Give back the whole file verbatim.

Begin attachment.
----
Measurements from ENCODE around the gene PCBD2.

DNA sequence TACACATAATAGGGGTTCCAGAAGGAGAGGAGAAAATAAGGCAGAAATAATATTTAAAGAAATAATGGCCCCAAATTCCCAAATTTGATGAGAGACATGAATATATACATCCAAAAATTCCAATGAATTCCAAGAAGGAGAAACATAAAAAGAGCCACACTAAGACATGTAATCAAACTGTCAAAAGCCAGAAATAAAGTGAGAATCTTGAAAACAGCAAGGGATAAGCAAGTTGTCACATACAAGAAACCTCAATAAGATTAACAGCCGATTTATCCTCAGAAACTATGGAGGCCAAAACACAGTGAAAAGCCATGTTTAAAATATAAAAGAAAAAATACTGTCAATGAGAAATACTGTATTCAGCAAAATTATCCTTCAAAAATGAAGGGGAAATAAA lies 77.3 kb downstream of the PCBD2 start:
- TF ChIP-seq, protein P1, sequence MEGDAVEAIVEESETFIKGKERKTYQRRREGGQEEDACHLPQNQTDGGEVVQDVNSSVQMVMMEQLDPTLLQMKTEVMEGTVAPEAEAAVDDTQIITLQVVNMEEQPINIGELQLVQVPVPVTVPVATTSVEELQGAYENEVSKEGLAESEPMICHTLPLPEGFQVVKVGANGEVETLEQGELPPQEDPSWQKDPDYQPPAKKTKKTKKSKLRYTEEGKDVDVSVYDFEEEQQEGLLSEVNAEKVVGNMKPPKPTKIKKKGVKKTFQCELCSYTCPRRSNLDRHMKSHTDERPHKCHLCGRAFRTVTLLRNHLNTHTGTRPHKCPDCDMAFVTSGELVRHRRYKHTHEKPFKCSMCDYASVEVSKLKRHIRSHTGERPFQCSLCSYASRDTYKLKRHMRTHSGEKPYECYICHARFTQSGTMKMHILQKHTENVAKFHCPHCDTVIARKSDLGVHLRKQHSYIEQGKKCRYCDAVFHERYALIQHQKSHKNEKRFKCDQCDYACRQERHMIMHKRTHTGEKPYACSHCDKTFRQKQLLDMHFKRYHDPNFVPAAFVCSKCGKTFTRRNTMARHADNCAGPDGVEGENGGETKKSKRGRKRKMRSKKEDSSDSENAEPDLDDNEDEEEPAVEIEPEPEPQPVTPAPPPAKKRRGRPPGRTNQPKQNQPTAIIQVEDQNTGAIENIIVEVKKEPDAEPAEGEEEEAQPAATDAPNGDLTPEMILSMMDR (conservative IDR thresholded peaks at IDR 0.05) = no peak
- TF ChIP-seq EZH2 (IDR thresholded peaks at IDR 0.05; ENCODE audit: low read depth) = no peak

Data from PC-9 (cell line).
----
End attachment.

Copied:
Measurements from ENCODE around the gene PCBD2.

DNA sequence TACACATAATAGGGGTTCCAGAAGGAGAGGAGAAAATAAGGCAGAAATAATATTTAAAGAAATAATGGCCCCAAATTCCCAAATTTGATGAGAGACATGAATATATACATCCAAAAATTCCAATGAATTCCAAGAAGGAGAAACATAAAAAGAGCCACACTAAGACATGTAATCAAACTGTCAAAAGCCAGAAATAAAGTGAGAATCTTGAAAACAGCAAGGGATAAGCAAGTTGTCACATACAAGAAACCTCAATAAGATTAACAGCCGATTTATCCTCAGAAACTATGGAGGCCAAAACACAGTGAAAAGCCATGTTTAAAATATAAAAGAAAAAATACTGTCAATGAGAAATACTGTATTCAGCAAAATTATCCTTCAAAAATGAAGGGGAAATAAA lies 77.3 kb downstream of the PCBD2 start:
- TF ChIP-seq, protein P1, sequence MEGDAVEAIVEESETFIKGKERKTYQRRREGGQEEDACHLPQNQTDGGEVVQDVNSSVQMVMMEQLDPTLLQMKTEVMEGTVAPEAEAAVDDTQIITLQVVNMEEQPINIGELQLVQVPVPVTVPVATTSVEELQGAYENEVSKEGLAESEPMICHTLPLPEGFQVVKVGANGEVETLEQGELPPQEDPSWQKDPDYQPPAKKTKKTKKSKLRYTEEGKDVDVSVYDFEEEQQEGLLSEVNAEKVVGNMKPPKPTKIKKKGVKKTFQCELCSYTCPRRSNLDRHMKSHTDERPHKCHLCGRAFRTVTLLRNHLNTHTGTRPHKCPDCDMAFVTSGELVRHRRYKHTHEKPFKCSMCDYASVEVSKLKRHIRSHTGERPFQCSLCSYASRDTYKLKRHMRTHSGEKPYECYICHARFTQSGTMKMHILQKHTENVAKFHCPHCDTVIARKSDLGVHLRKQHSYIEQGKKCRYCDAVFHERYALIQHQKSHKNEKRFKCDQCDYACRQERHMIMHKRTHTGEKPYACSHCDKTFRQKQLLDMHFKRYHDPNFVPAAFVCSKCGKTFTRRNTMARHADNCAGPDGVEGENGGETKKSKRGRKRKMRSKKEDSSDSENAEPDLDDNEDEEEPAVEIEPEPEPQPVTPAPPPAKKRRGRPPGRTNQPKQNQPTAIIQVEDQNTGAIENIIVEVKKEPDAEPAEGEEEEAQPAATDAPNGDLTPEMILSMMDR (conservative IDR thresholded peaks at IDR 0.05) = no peak
- TF ChIP-seq EZH2 (IDR thresholded peaks at IDR 0.05; ENCODE audit: low read depth) = no peak

Data from PC-9 (cell line).